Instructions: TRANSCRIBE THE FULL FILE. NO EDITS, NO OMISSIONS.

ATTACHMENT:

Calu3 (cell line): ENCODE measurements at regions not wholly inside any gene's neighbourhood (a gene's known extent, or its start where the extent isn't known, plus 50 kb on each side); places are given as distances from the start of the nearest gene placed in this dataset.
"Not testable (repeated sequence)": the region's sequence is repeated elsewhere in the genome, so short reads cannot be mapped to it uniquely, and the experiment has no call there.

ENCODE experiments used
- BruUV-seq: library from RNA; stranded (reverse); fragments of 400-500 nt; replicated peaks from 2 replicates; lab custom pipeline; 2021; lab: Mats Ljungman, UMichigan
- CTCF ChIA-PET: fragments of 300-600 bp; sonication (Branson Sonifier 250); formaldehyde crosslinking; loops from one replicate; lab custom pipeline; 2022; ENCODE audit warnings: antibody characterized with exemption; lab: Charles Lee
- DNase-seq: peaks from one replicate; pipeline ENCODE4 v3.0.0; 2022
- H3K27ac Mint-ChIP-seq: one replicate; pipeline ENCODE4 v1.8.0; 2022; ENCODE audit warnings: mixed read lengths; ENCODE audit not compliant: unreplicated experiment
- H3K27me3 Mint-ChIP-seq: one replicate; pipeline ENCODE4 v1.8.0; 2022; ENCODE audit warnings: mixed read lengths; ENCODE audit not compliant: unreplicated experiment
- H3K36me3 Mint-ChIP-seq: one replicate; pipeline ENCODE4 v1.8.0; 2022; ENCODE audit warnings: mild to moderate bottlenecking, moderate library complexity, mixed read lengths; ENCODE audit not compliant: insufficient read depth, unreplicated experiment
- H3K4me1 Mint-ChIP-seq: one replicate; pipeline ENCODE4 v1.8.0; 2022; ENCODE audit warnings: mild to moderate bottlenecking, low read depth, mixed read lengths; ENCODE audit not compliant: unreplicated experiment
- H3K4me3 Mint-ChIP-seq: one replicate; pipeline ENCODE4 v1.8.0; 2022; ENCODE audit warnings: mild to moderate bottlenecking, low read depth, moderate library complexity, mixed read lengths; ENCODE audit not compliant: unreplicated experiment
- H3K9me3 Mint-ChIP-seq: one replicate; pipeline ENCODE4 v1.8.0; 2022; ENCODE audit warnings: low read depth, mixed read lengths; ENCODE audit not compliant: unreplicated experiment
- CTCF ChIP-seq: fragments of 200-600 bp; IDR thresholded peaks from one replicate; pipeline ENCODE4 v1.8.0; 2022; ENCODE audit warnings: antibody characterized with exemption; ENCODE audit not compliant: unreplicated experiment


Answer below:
Calu3 (cell line): ENCODE measurements at regions not wholly inside any gene's neighbourhood (a gene's known extent, or its start where the extent isn't known, plus 50 kb on each side); places are given as distances from the start of the nearest gene placed in this dataset.
"Not testable (repeated sequence)": the region's sequence is repeated elsewhere in the genome, so short reads cannot be mapped to it uniquely, and the experiment has no call there.

ENCODE experiments used
- BruUV-seq: library from RNA; stranded (reverse); fragments of 400-500 nt; replicated peaks from 2 replicates; lab custom pipeline; 2021; lab: Mats Ljungman, UMichigan
- CTCF ChIA-PET: fragments of 300-600 bp; sonication (Branson Sonifier 250); formaldehyde crosslinking; loops from one replicate; lab custom pipeline; 2022; ENCODE audit warnings: antibody characterized with exemption; lab: Charles Lee
- DNase-seq: peaks from one replicate; pipeline ENCODE4 v3.0.0; 2022
- H3K27ac Mint-ChIP-seq: one replicate; pipeline ENCODE4 v1.8.0; 2022; ENCODE audit warnings: mixed read lengths; ENCODE audit not compliant: unreplicated experiment
- H3K27me3 Mint-ChIP-seq: one replicate; pipeline ENCODE4 v1.8.0; 2022; ENCODE audit warnings: mixed read lengths; ENCODE audit not compliant: unreplicated experiment
- H3K36me3 Mint-ChIP-seq: one replicate; pipeline ENCODE4 v1.8.0; 2022; ENCODE audit warnings: mild to moderate bottlenecking, moderate library complexity, mixed read lengths; ENCODE audit not compliant: insufficient read depth, unreplicated experiment
- H3K4me1 Mint-ChIP-seq: one replicate; pipeline ENCODE4 v1.8.0; 2022; ENCODE audit warnings: mild to moderate bottlenecking, low read depth, mixed read lengths; ENCODE audit not compliant: unreplicated experiment
- H3K4me3 Mint-ChIP-seq: one replicate; pipeline ENCODE4 v1.8.0; 2022; ENCODE audit warnings: mild to moderate bottlenecking, low read depth, moderate library complexity, mixed read lengths; ENCODE audit not compliant: unreplicated experiment
- H3K9me3 Mint-ChIP-seq: one replicate; pipeline ENCODE4 v1.8.0; 2022; ENCODE audit warnings: low read depth, mixed read lengths; ENCODE audit not compliant: unreplicated experiment
- CTCF ChIP-seq: fragments of 200-600 bp; IDR thresholded peaks from one replicate; pipeline ENCODE4 v1.8.0; 2022; ENCODE audit warnings: antibody characterized with exemption; ENCODE audit not compliant: unreplicated experiment